The major rivers of Siberia and the Russian Far East are a defining feature of Russia’s geography. All four major river basins, including the Ob-Irtysh, Yenisei, Lena, and the Amur are home to important economic and population centers. The Ob-Irtysh River Basin in western Siberia contains some of Russia’s largest cities after Moscow and St. Petersburg. The economic activity found in some of the cities within the Ob-Irtysh Basin forms an indispensable part of Russia’s overall economy. The Yenisei River Basin is home to cities such as Krasnoyarsk and Norilsk, which are important mining centers.
The Lena River Basin, remote and sparsely populated, contains less industry but is home to many natural wonders, such as the Lena Columns, and the northern hemisphere’s lowest temperatures.
The Amur River Basin forms much of the border between Russia and China and thus plays a prominent geopolitical role in Sino-Russian relations. As Russia expanded eastwards, it built settlements along these great rivers, which served both as a source of water and major transportation linkages. They continue these functions today, although rail, road, and air transportation have replaced rivers as the main form of transportation for people. Nevertheless, river transportation remains vital to economic activity throughout much of Siberia and the Russian Far East. Additionally, the Northern Sea Route plays an important role not only in the Russian economy, but is beginning to be internationally significant as well.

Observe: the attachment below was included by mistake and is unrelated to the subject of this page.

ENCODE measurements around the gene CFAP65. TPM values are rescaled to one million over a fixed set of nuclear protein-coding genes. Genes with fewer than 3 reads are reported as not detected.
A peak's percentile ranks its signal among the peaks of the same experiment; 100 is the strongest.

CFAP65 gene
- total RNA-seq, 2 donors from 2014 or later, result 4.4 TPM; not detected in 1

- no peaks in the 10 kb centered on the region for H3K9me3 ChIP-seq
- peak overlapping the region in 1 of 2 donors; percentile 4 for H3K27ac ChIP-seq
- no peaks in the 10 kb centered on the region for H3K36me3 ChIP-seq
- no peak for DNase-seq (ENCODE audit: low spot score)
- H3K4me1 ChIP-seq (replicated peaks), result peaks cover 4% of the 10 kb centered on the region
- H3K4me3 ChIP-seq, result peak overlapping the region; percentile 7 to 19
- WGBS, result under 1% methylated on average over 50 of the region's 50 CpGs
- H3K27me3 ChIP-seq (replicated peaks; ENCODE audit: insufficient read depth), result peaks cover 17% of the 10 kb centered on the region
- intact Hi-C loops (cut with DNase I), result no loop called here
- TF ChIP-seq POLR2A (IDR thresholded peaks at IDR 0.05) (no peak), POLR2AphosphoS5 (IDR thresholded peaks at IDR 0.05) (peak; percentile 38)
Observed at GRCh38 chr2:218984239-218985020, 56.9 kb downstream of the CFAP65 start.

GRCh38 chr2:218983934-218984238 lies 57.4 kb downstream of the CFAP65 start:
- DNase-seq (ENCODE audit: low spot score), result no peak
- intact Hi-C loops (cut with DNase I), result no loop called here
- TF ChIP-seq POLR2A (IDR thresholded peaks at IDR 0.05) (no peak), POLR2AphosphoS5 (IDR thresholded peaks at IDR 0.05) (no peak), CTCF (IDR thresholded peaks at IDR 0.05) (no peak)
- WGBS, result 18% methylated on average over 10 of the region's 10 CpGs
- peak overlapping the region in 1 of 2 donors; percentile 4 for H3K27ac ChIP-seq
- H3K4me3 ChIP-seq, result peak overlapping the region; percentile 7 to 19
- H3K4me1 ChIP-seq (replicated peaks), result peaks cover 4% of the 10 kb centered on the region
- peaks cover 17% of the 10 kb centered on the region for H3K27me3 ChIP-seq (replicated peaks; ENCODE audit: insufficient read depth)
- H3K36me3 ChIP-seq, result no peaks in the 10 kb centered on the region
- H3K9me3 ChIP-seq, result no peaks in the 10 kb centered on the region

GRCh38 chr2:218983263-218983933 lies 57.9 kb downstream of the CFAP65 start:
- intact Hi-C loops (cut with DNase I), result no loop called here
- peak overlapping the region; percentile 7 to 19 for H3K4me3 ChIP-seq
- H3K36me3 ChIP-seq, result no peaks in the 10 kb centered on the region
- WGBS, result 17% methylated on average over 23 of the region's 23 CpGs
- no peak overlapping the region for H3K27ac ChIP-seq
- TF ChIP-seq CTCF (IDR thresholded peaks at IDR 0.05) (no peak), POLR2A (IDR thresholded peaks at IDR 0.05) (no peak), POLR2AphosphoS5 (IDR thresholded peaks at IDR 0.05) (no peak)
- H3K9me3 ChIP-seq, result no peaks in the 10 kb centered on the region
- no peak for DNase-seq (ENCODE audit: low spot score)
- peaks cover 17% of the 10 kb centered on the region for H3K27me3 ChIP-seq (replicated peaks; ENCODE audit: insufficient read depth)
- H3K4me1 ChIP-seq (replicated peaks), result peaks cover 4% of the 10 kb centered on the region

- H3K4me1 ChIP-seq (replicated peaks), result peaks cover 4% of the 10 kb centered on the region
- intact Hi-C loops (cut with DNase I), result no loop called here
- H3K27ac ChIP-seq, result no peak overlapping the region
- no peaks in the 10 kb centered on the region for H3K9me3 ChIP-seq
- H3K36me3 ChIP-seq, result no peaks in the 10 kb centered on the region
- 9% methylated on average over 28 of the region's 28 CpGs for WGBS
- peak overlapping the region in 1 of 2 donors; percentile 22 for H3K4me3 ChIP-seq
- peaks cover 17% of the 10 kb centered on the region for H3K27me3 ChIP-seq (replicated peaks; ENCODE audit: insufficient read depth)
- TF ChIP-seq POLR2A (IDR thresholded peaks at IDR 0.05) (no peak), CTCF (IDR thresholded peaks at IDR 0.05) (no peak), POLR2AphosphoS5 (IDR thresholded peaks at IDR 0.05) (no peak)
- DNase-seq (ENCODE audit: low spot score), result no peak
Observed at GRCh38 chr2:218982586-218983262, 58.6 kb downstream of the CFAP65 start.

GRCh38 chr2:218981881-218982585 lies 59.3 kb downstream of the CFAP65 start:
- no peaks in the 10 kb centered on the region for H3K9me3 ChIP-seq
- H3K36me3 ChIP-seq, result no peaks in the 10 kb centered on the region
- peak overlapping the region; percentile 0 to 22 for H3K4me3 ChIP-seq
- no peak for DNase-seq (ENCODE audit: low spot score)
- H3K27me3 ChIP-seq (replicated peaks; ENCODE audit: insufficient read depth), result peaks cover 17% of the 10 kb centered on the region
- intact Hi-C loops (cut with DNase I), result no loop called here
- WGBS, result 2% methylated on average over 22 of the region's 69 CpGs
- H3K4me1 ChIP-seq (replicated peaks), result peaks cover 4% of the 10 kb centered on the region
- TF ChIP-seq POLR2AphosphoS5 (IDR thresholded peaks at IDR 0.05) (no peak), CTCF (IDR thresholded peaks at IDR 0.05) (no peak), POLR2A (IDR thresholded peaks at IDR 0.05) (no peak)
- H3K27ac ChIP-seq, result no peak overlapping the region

With this in mind, a series of curriculum guides has been developed to bring awareness of the importance of transportation for socio-economic and political development in Siberia and the Russian Far East. To access the guides, please see http://www.reeec.illinois.edu/teachers/lesson/RiversofSiberiaandtheRussianFarEastAccess.html. At present, there are four curriculum guides offered as part of this series. More will be added, in addition to supplementary materials such as translations of relevant Russian news articles. The four curricula, which are now available, include: 1) a curriculum guide on river transportation in the Ob-Irtysh basin, 2) a curriculum guide on the Amur basin, 3) a curriculum guide on important rivers and cities of the Yenisei and Lena basins, and finally 4) a curriculum guide to the international politics of the Northern Sea Passage across the Russian Arctic. The goal of this series is not only to introduce students to the basic geography of these regions and the role of transportation in shaping this geography, but to raise awareness of their importance to Russia and the rest of the world.
Devon Lechtenberg is a Ph.D. Candidate in Geography and expects to graduate in May 2014. Recently, he successfully defended and deposited his dissertation, “Of Bureaucracy and Motorways: Administrative Reform and Infrastructure Policy for National Roads in Poland.” His research interests include: East-Central Europe and Russia, transportation geography, and public administration.